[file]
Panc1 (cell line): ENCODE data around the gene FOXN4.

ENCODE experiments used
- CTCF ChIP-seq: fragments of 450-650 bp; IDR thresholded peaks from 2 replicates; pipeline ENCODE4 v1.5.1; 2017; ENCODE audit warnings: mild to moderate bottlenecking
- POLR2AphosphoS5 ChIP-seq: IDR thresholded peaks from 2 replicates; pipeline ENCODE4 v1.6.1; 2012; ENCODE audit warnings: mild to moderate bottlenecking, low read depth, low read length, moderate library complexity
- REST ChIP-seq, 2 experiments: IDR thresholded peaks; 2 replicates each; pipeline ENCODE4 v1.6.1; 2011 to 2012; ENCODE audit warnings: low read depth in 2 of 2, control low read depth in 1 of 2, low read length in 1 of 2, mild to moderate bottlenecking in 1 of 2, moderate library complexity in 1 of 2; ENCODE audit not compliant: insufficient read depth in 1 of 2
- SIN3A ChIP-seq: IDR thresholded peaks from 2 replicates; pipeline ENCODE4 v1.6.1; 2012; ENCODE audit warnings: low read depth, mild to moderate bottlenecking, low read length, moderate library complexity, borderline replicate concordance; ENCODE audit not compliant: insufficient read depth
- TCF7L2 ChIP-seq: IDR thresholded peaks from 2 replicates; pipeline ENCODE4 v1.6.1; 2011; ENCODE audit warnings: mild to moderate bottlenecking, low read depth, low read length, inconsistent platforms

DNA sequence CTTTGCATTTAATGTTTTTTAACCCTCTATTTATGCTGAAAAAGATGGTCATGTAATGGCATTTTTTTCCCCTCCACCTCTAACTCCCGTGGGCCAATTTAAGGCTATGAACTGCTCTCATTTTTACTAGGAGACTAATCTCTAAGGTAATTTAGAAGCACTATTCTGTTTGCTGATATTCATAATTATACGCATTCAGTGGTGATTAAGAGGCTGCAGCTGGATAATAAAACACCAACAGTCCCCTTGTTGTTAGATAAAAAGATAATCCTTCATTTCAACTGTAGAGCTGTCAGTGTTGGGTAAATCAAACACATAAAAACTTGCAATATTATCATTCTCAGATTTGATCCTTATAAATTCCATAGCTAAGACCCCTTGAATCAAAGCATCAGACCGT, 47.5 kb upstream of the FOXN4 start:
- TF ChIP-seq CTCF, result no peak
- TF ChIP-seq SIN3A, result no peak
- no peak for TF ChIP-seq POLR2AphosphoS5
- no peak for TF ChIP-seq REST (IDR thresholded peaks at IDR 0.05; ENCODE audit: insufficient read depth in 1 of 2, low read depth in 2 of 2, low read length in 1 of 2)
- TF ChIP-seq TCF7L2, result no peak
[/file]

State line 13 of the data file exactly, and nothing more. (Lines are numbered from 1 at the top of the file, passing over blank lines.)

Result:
- TF ChIP-seq TCF7L2, result no peak